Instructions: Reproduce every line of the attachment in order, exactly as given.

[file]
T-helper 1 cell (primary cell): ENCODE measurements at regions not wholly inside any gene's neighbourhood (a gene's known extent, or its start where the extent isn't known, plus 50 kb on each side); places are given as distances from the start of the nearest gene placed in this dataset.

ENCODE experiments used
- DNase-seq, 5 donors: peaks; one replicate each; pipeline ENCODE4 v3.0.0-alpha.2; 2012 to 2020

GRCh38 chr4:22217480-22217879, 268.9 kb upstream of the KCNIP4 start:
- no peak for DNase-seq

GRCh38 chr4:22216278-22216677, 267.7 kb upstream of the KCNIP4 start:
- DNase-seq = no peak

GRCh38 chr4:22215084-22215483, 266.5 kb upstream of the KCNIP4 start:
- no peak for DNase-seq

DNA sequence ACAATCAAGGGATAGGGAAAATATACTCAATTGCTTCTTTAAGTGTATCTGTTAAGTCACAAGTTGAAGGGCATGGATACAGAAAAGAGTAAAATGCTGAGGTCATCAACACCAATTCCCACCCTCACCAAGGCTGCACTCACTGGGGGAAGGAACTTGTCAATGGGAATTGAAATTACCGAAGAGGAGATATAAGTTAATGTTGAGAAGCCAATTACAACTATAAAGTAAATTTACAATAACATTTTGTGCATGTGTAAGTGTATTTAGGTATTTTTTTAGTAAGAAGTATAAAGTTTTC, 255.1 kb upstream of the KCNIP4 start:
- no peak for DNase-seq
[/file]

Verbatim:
T-helper 1 cell (primary cell): ENCODE measurements at regions not wholly inside any gene's neighbourhood (a gene's known extent, or its start where the extent isn't known, plus 50 kb on each side); places are given as distances from the start of the nearest gene placed in this dataset.

ENCODE experiments used
- DNase-seq, 5 donors: peaks; one replicate each; pipeline ENCODE4 v3.0.0-alpha.2; 2012 to 2020

GRCh38 chr4:22217480-22217879, 268.9 kb upstream of the KCNIP4 start:
- no peak for DNase-seq

GRCh38 chr4:22216278-22216677, 267.7 kb upstream of the KCNIP4 start:
- DNase-seq = no peak

GRCh38 chr4:22215084-22215483, 266.5 kb upstream of the KCNIP4 start:
- no peak for DNase-seq

DNA sequence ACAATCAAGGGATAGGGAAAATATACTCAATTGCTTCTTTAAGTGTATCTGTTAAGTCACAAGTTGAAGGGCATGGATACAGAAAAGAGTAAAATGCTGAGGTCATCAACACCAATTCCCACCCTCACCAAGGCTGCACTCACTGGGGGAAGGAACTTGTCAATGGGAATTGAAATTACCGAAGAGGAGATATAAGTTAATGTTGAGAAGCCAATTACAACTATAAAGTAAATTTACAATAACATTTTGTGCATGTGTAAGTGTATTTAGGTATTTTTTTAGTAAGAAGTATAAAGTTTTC, 255.1 kb upstream of the KCNIP4 start:
- no peak for DNase-seq